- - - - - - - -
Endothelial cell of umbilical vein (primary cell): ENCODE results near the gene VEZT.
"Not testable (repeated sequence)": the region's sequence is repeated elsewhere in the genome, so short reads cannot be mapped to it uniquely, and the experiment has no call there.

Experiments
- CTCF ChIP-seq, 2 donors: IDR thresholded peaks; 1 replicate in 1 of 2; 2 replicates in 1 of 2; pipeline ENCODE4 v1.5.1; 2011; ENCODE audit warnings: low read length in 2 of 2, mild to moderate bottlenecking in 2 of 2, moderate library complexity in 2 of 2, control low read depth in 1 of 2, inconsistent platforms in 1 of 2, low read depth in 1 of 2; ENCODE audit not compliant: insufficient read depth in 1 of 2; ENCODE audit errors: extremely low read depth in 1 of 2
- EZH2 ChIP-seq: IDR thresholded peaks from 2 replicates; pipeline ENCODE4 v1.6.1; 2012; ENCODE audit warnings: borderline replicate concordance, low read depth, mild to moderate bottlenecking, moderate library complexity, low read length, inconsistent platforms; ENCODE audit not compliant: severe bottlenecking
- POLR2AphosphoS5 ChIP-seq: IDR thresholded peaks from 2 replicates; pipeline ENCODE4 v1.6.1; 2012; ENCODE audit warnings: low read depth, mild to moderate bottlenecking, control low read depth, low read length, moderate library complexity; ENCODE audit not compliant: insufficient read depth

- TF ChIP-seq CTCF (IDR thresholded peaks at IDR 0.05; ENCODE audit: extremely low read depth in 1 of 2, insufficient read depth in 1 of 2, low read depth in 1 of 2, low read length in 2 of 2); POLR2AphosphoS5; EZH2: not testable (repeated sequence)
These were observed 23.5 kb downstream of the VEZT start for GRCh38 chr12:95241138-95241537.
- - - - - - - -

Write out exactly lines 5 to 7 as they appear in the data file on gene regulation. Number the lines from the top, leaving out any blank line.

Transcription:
- EZH2 ChIP-seq: IDR thresholded peaks from 2 replicates; pipeline ENCODE4 v1.6.1; 2012; ENCODE audit warnings: borderline replicate concordance, low read depth, mild to moderate bottlenecking, moderate library complexity, low read length, inconsistent platforms; ENCODE audit not compliant: severe bottlenecking
- POLR2AphosphoS5 ChIP-seq: IDR thresholded peaks from 2 replicates; pipeline ENCODE4 v1.6.1; 2012; ENCODE audit warnings: low read depth, mild to moderate bottlenecking, control low read depth, low read length, moderate library complexity; ENCODE audit not compliant: insufficient read depth

- TF ChIP-seq CTCF (IDR thresholded peaks at IDR 0.05; ENCODE audit: extremely low read depth in 1 of 2, insufficient read depth in 1 of 2, low read depth in 1 of 2, low read length in 2 of 2); POLR2AphosphoS5; EZH2: not testable (repeated sequence)